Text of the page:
Said, we'll tow her into Boston neat and handy, O!
And I'll kalkilate we'll dine, with our lasses, drinking wine,
And we'll dance the jig of Yankee doodle dandy, O!
Yankee doodle, &c.
But they soon every one flinched from the gun,
Which at first they thought to use so neat and handy, O!
Brave Broke he waved his sword, crying, "Now, my lads, let's aboard,"
And we'll stop their playing Yankee doodle dandy, O!
Yankee doodle, &c.
He scarce had said the word, when they all jump'd on board,
And they hauled down the ensign neat and handy, O!
Notwithstanding all their brag, the glorious British flag
At the Yankees' mizzen-peak it looked the dandy, O!
Yankee doodle, &c.
Then here's to all true blue, both officers and crew,
Who tamed the Yankees' courage neat and handy, O!
And may it ever prove in battle, as in love,
The true British sailor is the dandy, O!
Yankee doodle, &c.
- In July 2012, the Royal Canadian Mint issued a commemorative coin about Shannon: "The War of 1812 was a fundamental turning point in Canada's history. Its history—including that of the Leda-class frigate, HMS Shannon—has become important chapters in the narrative of Canada's evolution from colony to sovereign nation. The two-dollar coin featuring HMS Shannon commemorates the historic 11-minute battle with USS Chesapeake off the coast of Boston. The capture of the Chesapeake marked a decisive naval victory for the British at a time when morale was waning."
Notes, citations, and references
- "No. 16750". The London Gazette. 6 July 1813. pp. 1329–1330.
- "No. 16507". The London Gazette. 23 July 1811. p. 1411.
- "No. 16341". The London Gazette. 10 January 1810. p. 223.
- Marshall (1824), Vol. 2, p.371.
- Kert (1997), p. 167.
- "No. 16684". The London Gazette. 22 December 1812. p. 2569.
- Kert (1997), pp. 177 & 211.
- "No. 16861". The London Gazette. 22 February 1814. p. 413.
- Russell (1815), p.442.
- "No. 16762". The London Gazette. 17 September 1805. p. 1575.
- Padfield (1968).
- Padfield (1968), p. 120.
- Allen (1882), Vol. 2, p. 425.
- Toll (2007), p.409.
- Toll (2007), p.408.
- Toll (2007), p. 410.
- Dan Conlin, "Brig Sir John Sherbrooke ", Canadian Privateering Homepage
- Murdoch (1867), vol. 3, pp. 354.
- Toll (2007), p.411.
- Allen (1882), Vol. 2, pp.427-8.
- Albert Gleaves, James Lawrence, pg. 213
- "No. 16779". The London Gazette. 21 September 1813. p. 1890.
- "No. 16852". The London Gazette. 5 February 1814. p. 280.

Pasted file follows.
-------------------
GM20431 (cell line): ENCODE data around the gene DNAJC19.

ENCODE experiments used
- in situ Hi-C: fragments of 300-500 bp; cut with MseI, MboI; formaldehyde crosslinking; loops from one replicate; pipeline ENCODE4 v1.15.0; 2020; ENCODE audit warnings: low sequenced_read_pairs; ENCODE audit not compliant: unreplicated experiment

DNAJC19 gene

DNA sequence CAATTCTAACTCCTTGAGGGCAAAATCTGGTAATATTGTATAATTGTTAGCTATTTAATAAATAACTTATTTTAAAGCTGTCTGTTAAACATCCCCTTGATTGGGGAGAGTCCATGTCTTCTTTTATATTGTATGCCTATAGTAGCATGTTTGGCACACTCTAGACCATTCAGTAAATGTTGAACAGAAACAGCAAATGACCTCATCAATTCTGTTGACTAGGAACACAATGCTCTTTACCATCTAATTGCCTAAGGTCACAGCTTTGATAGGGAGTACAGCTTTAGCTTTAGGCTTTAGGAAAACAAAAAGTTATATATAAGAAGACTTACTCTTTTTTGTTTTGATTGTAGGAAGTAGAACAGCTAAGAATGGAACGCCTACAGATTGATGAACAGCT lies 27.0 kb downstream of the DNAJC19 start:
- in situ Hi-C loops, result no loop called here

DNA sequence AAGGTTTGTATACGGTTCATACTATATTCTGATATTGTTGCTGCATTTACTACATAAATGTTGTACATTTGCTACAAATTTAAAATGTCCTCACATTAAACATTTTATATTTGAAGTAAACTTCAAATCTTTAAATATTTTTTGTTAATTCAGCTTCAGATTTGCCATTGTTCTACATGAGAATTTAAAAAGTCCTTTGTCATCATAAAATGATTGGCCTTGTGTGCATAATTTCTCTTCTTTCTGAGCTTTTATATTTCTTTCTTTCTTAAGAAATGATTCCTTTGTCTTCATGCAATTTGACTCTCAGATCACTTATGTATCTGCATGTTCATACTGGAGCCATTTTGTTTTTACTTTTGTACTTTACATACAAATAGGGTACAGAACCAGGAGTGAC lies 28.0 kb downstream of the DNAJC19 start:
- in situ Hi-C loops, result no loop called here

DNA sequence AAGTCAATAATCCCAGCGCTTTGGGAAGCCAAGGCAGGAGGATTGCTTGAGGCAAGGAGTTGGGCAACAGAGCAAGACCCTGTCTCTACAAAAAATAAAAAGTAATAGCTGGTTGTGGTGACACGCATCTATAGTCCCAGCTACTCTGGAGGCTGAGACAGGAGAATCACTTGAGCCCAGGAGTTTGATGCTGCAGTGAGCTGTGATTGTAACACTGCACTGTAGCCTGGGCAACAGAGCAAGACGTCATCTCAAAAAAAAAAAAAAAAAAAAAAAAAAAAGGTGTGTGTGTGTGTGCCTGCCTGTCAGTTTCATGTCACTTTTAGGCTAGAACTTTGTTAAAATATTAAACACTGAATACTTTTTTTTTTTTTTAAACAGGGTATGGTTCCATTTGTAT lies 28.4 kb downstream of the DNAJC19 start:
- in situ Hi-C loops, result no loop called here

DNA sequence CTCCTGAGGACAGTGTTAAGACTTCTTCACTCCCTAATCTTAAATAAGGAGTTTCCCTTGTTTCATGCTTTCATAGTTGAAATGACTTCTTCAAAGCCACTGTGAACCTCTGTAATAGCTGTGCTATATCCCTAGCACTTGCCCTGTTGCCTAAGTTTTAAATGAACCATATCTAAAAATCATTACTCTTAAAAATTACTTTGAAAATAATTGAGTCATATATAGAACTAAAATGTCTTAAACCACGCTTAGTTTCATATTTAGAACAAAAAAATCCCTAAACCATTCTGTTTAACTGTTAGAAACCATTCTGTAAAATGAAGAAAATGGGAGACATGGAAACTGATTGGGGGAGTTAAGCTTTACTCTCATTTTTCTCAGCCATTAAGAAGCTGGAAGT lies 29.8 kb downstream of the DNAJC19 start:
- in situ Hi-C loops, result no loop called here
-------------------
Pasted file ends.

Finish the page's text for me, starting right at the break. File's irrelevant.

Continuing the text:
- Toll (2007), p.416.
- Toll (2007), p.415.
- "No. 20939". The London Gazette. 26 January 1849. p. 244.
- Winfield (2008), p.165.
- "HMS Shannon two-dollar coin". Royal Canadian Mint. Retrieved 23 October 2014.
- Allen, Joseph (1882) Battles of the British Navy, Vol. 2. H. G. Bohn, London, pp 424–31
- Colledge, J. J.; Warlow, Ben (2006) . Ships of the Royal Navy: The Complete Record of all Fighting Ships of the Royal Navy (Rev. ed.). London: Chatham Publishing. ISBN 978-1-86176-281-8. OCLC 67375475.
- Kert, Faye (1997) Prize and Prejudice: Privateering and Naval Prize in Atlantic Canada in the War of 1812. International Maritime Economic History Association.
- Marshall, John (1823-1835) Royal naval biography, or, Memoirs of the services of all the flag-officers, superannuated rear-admirals, retired-captains, post-captains, and commanders, whose names appeared on the Admiralty list of sea officers at the commencement of the present year 1823, or who have since been promoted ... (London : Longman, Hurst, Rees, Orme and Brown).
- Padfield, Peter (1968) Broke and the Shannon. (London: Hodder and Stoughton).
- Murdoch, Beamish (1867). History of Nova Scotia or Acadie. (J. Barnes), Vol. 3.
- Russell, J. (1815) The History of the War, Between the United States and Great-Britain, which Commenced in June, 1812, and Closed in Feb. 1815 ...: Comp. Chiefly from Public Documents. With an Appendix, Containing the Correspondence which Passed ... in Treating for Peace. To which is Added, the Treaty of Peace, and a List of Vessels Taken from G. Britain During the War. Published by B. & J. Russell, Hartford.
- Stewart, Henry (1879) Redcoats and Bluejackets, J. Hogg, London. Pp. 186-191
- Toll (2007) Six Frigates: How Piracy, War and British Supremacy at Sea Gave Birth to the World's Most Powerful Navy. (Penguin). ISBN 978-0-14-101456-2
- Winfield,Rif (2008) British Warships in the Age of Sail 1793-1817: Design, Construction, Careers and Fates. (2nd edition), Seaforth Publishing. ISBN 978-1-84415-717-4.